July 2010

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Labor Market Information


Wyoming Job Losses Slow in May 2010

The Research & Planning section of the Wyoming Department of Employment has reported that over-the-year job losses have slowed from 6.3% in October 2009 to 1.8% in May 2010. The state's seasonally adjusted1 unemployment rate decreased from 7.1% in April to 7.0% in May. It remained somewhat higher than its May 2009 level of 6.1%, but significantly lower than the current U.S. unemployment rate of 9.7%.

Over the year, employment decreased by 5,200 jobs (-1.8%). Large job losses were seen in construction (-3,100 jobs, or -12.4%), other services (-1,500 jobs, or -12.3%), and leisure & hospitality (-1,400 jobs, or -4.3%). Employment also decreased in financial activities (-400 jobs, or -3.5%), professional & business services (-300 jobs, or -1.7%), natural resources & mining (-200 jobs, or -0.8%), retail trade (-100 jobs, or -0.3%), and information (-100 jobs, or -2.5%). Job growth occurred in wholesale trade (100 jobs, or 1.1%), educational & health services (300 jobs, or 1.2%), manufacturing (500 jobs, or 5.6%), and government (including public schools, colleges, and hospitals; 1,000 jobs, or 1.3%).

From April to May, Wyoming gained 8,200 jobs (3.0%). This level of increase is consistent with normal seasonal patterns. Government employment increased by 2,700 jobs (3.7%) partly because of seasonal hiring by the U.S. Census Bureau. Seasonal job gains were also seen in leisure & hospitality (2,400 jobs, or 8.4%), professional & business services (800 jobs, or 4.9%), retail trade (800 jobs, or 2.7%), construction (500 jobs, or 2.3%), and natural resources & mining (400 jobs, or 1.6%).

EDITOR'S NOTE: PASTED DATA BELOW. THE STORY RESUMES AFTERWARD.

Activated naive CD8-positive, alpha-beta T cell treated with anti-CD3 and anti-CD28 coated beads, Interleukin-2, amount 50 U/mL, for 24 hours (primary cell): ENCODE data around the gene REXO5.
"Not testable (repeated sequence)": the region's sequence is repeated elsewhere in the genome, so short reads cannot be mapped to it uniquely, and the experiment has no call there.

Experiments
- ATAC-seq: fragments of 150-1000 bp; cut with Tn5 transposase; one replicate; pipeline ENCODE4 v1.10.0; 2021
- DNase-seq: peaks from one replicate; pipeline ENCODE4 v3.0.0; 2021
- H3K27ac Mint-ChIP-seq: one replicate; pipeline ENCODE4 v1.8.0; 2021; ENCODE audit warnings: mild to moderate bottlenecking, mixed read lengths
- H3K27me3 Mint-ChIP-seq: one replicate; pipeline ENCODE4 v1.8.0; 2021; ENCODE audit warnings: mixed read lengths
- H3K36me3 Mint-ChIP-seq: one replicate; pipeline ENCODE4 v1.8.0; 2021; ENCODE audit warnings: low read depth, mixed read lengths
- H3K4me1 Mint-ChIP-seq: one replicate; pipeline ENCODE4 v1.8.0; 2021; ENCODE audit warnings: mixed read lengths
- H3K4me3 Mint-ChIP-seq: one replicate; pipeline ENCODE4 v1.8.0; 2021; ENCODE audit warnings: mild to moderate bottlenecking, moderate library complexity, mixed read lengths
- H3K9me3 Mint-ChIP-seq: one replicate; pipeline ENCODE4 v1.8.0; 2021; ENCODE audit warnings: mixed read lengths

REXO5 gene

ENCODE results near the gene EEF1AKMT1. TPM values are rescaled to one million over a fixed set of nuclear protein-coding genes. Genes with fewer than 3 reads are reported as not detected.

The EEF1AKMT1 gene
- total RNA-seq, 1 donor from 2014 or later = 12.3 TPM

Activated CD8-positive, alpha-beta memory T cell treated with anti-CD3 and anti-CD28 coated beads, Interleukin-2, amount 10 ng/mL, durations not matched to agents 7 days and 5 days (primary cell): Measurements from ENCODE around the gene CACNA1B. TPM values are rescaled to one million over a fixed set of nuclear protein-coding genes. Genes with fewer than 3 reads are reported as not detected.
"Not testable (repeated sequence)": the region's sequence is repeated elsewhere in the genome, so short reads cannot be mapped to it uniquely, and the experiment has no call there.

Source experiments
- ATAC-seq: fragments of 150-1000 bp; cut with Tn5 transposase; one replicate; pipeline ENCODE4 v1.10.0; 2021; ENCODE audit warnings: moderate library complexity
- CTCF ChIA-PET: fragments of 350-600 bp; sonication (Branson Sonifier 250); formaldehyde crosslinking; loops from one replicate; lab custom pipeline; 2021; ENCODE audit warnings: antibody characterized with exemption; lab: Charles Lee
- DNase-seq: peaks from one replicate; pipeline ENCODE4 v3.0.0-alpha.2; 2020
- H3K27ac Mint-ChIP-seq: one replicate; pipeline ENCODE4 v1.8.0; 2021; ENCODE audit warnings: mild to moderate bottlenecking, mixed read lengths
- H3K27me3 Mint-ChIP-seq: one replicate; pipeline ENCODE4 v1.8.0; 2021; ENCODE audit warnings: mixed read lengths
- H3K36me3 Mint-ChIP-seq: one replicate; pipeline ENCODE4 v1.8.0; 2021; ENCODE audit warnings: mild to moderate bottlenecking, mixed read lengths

County unemployment rates decreased or held steady from April to May. The lowest unemployment rates were found in Sublette (4.4%), Albany (4.7%), and Niobrara (4.8%) counties. Although unemployment rates were higher than a year earlier in most counties, decreases were seen in Big Horn, Hot Springs, Niobrara, and Sublette counties.

1Seasonal adjustment is a statistical procedure to remove the impact of normal regularly recurring events (such as weather, major holidays, and the opening and closing of schools) from economic time series in order to obtain a better understanding of changes in economic conditions from month to month.

Last modified by Phil Ellsworth.